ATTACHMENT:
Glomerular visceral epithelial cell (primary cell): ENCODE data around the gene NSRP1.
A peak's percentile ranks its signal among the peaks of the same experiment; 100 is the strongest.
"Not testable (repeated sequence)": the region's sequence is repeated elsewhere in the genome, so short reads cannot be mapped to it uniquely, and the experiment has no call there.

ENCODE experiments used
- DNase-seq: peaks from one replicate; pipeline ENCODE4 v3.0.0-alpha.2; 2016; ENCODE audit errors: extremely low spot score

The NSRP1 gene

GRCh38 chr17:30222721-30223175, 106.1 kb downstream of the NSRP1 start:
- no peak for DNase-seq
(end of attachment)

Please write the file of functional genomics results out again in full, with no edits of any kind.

Glomerular visceral epithelial cell (primary cell): ENCODE data around the gene NSRP1.
A peak's percentile ranks its signal among the peaks of the same experiment; 100 is the strongest.
"Not testable (repeated sequence)": the region's sequence is repeated elsewhere in the genome, so short reads cannot be mapped to it uniquely, and the experiment has no call there.

ENCODE experiments used
- DNase-seq: peaks from one replicate; pipeline ENCODE4 v3.0.0-alpha.2; 2016; ENCODE audit errors: extremely low spot score

The NSRP1 gene

GRCh38 chr17:30222721-30223175, 106.1 kb downstream of the NSRP1 start:
- no peak for DNase-seq